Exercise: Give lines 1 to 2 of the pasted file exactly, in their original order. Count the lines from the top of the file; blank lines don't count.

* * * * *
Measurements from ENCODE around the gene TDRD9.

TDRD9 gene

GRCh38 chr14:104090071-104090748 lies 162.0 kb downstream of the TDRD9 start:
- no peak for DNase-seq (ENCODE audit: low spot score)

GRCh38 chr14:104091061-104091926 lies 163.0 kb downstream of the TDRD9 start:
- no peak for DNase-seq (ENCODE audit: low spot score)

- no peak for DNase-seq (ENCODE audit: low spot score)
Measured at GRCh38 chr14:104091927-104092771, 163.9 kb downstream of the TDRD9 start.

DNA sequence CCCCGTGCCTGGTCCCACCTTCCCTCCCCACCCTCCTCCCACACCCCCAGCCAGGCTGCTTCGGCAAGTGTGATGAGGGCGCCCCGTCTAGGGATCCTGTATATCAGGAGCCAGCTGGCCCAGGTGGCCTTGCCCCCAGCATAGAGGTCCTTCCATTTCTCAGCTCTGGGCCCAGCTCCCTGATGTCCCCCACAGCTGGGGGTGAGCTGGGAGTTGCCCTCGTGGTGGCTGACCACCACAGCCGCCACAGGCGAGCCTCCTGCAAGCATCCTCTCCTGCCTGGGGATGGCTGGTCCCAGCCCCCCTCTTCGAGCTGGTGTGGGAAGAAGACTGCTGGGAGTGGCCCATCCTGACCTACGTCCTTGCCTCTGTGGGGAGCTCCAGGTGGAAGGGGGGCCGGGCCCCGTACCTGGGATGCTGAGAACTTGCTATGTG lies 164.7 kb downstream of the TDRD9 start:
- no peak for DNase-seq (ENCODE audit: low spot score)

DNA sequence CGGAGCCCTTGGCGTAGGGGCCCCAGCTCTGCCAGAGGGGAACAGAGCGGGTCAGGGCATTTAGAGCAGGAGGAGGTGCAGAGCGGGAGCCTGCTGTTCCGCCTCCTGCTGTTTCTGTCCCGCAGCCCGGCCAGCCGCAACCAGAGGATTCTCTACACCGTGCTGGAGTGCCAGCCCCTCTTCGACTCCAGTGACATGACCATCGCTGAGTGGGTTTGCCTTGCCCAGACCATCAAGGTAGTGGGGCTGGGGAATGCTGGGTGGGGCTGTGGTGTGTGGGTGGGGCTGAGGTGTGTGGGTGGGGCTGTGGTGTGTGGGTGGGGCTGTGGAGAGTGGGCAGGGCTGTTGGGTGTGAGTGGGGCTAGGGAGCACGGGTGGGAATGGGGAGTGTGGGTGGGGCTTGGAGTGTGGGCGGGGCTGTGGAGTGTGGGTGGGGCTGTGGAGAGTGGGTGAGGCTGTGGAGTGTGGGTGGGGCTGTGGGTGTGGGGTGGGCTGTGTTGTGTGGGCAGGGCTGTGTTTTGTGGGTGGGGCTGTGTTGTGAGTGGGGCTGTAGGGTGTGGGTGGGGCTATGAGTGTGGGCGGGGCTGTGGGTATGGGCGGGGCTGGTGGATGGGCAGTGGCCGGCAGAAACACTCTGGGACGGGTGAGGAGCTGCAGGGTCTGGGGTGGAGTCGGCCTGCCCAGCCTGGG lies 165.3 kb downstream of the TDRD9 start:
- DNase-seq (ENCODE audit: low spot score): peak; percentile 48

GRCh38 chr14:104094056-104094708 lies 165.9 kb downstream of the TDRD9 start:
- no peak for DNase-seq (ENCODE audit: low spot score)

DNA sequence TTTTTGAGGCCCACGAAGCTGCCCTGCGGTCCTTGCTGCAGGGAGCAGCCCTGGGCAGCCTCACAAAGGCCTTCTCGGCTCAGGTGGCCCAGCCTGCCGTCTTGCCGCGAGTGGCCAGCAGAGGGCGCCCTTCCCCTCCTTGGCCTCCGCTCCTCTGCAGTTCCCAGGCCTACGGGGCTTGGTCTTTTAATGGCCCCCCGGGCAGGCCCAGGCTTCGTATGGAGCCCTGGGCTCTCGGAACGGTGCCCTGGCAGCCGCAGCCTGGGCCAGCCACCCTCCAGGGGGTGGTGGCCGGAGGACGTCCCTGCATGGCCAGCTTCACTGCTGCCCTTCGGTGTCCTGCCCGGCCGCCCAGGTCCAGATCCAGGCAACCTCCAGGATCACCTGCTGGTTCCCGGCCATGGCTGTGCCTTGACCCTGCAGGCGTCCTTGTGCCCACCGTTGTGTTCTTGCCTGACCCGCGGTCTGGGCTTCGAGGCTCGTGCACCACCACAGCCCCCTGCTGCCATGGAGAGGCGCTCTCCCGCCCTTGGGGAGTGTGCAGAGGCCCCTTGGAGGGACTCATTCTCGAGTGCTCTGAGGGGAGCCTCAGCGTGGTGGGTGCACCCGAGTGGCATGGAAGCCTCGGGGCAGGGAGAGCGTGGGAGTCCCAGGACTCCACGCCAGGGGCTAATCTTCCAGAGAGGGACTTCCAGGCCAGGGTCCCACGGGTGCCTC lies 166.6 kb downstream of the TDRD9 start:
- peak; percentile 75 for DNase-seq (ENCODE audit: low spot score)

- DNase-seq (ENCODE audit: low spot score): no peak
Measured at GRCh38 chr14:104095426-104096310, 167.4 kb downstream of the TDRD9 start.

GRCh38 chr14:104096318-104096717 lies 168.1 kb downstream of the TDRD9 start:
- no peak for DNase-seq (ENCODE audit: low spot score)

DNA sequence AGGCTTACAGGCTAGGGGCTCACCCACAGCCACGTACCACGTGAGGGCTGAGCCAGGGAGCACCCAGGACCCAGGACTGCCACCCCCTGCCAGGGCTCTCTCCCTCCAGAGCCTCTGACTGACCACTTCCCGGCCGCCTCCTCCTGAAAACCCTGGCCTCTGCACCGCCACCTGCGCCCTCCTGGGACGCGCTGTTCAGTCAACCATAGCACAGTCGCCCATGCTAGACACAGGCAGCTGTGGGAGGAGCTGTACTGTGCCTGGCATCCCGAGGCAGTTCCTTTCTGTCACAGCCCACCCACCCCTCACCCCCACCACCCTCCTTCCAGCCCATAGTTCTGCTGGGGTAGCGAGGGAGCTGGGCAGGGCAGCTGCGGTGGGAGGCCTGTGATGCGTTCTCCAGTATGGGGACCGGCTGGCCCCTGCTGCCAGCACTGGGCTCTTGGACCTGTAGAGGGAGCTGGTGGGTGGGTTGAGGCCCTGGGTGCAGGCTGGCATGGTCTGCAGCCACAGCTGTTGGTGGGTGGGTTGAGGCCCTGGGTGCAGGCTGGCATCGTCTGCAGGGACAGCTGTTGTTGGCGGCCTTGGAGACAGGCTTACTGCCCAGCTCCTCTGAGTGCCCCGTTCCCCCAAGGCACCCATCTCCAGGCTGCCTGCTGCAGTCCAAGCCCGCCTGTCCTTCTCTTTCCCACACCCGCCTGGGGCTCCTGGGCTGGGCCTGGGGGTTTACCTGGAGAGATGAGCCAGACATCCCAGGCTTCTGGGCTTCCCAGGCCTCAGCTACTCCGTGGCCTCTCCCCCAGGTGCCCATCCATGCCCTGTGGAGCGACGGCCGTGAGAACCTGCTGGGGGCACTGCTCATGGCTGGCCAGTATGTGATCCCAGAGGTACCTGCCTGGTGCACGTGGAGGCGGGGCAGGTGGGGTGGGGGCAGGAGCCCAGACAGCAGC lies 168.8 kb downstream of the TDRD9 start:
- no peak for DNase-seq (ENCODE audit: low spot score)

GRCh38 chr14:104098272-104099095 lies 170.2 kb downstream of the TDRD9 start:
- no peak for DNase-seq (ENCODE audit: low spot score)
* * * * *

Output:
Measurements from ENCODE around the gene TDRD9.

TDRD9 gene